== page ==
A new survey of IT professionals this week offers some deep insight into the premier challenges facing industries worldwide, from across the threat landscape.
A screenshot of the warning screen from a purported ransomware attack, as captured by a computer user in Taiwan. Photo: AP
More than 1000 security employees in as many as 17 countries participated in the survey. Most said the biggest hurdle to mounting an adequate defence against cyber threats today is the lack of skilled personnel. (Poor security awareness and an inability to sift through enormous piles of data tied for second place.)
The survey, which included 1200 respondents working in 19 industries, was compiled by CyberEdge Group, a research and marketing firm serving high-tech vendors and service providers.
More interesting is the feedback collected from respondents who said their organisations were infected with ransomware in the last year. (Ransomware tied with phishing attacks for the second most crucial security concern; the first, as per usual, is malware.)
Slightly more than half of the respondents' organisations that actually paid a ransom to recover stolen or encrypted data - either in Bitcoin or some other anonymous currency - were unable to recover their data. In total, the report says, a little under 39 per cent of the organisations resolved to pay.
"Flip a coin once to determine whether your organisation will be affected by ransomware," CyberEdge suggests. "If it will be, flip it again to determine whether paying the ransom will actually get your data back."
Graphic: CyberEdge Group
Notably, the respondents said that of organisations that opted not to pay the ransom, only 13 per cent were unable to recover their data. That 53 per cent of ransomware victims managed to recover their data without paying is likely attributable to the use of offline backups.
Spain tops the list of countries most affected by ransomware, followed closely by China and then Mexico. Only 46 per cent of Australia-based respondents said their organisations had been affected, which places Australia in the bottom three.
In decreasing order of frequency, the industries most affected by ransomware in 2017 were, according to the report: Education, telecom and technology, manufacturing, retail, finance, government, and healthcare. Mid-sized organisations (5000-9999 employees) were affected the most, while those with between 500 and 999 employees were affected the least.
Ninety-one per cent of the respondents aired one or more concerns about their companies' data being migrated to the cloud. Maintaining regulatory compliance was last on their minds, while data privacy and confidentiality was of utmost concern. Controlling access to cloud data also ranked high on the list.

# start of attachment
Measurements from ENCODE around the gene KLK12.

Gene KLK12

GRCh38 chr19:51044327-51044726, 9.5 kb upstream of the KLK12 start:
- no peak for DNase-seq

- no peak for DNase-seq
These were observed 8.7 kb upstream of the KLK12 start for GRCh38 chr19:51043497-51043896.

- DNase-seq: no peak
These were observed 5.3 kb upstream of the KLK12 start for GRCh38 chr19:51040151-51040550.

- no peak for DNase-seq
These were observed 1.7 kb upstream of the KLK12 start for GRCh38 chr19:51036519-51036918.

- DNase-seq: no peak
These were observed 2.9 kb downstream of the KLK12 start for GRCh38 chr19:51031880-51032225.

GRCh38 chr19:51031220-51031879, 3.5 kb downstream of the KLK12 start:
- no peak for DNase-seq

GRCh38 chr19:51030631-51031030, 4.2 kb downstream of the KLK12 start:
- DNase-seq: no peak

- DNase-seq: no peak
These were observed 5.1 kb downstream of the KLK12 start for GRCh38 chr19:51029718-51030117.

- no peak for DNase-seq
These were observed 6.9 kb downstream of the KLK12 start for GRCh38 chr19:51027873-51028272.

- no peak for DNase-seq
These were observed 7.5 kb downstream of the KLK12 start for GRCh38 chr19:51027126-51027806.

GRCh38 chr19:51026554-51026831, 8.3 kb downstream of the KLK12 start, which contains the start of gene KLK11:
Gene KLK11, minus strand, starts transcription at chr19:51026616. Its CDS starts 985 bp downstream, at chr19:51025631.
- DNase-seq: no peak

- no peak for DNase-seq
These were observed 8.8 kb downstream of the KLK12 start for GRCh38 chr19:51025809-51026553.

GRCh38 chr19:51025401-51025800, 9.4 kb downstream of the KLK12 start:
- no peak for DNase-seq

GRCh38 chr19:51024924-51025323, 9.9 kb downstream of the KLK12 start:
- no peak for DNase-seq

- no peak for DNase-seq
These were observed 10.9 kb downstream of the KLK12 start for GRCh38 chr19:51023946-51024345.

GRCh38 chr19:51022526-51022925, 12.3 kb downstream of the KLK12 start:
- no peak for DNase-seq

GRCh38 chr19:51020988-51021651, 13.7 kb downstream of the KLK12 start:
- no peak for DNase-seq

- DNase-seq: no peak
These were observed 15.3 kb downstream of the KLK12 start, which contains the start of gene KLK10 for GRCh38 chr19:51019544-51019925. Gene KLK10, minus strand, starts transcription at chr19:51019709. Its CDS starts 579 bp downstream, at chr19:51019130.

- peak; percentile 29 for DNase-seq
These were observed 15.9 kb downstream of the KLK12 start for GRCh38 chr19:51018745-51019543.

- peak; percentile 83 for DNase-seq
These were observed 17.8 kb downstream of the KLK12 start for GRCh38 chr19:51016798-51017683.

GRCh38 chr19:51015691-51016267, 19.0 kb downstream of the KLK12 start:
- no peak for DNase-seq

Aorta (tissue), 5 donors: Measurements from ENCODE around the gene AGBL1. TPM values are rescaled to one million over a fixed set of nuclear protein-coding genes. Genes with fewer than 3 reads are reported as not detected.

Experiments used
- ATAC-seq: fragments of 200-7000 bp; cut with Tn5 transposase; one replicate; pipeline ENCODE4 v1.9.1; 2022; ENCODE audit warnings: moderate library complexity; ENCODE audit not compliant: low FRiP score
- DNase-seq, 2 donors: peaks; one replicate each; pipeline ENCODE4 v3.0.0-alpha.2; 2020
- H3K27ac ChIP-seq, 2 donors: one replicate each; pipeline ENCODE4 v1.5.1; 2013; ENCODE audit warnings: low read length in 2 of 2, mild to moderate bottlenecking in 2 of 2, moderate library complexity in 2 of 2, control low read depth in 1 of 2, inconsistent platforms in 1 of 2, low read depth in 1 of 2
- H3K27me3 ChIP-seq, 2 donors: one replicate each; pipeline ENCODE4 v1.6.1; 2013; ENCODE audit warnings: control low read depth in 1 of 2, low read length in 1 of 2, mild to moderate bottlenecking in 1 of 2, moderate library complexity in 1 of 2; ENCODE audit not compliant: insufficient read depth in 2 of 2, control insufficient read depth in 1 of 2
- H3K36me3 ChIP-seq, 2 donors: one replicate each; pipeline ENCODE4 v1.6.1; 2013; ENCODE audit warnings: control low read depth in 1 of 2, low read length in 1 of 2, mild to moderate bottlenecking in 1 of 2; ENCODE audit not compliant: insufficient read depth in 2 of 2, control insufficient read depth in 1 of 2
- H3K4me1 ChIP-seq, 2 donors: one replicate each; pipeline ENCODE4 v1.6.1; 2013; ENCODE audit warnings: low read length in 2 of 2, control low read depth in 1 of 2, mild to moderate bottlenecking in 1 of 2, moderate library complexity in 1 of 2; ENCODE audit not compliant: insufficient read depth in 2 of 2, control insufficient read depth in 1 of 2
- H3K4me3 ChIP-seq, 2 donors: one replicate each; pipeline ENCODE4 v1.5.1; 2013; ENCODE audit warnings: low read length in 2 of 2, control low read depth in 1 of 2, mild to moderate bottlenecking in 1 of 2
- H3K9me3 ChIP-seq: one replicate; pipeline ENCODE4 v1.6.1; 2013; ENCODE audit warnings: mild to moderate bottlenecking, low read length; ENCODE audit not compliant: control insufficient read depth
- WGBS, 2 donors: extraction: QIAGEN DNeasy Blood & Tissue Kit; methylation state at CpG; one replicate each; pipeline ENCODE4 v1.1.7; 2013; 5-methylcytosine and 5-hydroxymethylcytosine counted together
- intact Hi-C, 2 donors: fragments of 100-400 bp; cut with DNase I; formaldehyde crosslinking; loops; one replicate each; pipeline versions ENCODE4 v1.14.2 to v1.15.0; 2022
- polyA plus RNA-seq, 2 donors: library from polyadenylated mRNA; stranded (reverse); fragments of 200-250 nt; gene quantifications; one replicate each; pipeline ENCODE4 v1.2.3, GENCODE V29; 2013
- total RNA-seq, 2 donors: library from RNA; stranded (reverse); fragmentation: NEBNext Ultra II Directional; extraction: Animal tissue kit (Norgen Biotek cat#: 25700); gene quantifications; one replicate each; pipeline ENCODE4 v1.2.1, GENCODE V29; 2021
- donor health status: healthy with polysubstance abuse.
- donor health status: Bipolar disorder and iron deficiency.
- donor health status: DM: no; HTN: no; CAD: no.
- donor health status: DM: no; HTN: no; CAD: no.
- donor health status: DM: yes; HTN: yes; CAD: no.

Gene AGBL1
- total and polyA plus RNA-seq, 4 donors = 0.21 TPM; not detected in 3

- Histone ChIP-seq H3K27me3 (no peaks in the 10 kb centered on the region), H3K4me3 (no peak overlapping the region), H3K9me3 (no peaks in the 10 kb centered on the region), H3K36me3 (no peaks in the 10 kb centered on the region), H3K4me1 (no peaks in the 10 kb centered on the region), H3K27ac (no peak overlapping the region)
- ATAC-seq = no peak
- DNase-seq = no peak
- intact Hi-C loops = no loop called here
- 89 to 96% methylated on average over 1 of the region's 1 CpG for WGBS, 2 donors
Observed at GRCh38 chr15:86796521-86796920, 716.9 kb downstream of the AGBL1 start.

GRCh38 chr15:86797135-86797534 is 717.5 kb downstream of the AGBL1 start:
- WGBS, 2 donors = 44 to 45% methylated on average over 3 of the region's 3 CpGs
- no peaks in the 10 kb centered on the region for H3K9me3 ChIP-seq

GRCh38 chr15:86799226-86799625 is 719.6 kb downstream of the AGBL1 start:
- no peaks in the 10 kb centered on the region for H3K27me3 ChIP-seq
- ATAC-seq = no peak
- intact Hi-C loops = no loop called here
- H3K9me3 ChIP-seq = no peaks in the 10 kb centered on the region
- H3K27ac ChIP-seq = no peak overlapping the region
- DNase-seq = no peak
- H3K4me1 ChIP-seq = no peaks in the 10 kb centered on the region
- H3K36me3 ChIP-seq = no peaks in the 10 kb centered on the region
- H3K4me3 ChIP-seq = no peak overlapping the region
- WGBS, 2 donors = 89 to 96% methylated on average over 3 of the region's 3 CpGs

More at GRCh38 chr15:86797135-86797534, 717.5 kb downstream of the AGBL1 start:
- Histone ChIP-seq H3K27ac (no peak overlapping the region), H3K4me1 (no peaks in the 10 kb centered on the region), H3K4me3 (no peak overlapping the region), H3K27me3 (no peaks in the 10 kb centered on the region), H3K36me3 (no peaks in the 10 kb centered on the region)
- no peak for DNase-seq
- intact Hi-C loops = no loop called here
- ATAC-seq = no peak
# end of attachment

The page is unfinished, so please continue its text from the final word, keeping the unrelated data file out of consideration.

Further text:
When it comes to vulnerability patching, roughly a third of the respondents said the biggest hindrance was finding time to take production systems offline. Nearly an equal number complained about a lack of qualified personnel. Remarkably, more than 20 per cent acknowledged that patching takes a backseat to other security initiatives.
Graphic: CyberEdge Group
Respondents in the Australia said their organisations allocate 11.2 per cent of their overall IT budgets to security, meaning they spend the fourth least of the countries surveyed. Mexico allocates the most at 15.6 per cent, and organisations in Germany, Singapore and Japan apparently designate the smallest percentage. (The global mean is 12.1 per cent)
Generally speaking, the more employees, the greater the percentage of the budget earmarked for security. In no country did more than 5.6 per cent of IT employees expect to see an increase in the security budget.
Only 68.3 per cent of respondents said their organisations had network-based antivirus software deployed - and of those who don't, nine per cent said there was no plans to deploy it in the future. More than 33 per cent of the organisations apparently aren't using a web application firewall and nearly 40 per cent aren't running any kind of intrusion detection system.
When it comes to endpoint security guarding desktops, laptops and servers against threats, around 32 per cent of respondents said their organisations aren't running basic anti-malware software, and nearly 43 per cent said they have no data loss or leak prevention protocols in place.
Deception technology ("honeypots"), which is one of the most useful tools for detecting hackers post-breach, is only used by roughly 47 per cent of the respondents' companies - more than 20 per cent said they have no plans to use it.
"Mitigating today's cyber threat risks takes more than investing in the right technologies," CyberEdge notes. "You must ensure those technologies are both deployed optimally, configured correctly, and monitored adequately to give your organisation a fighting chance of not making tomorrow's front page news."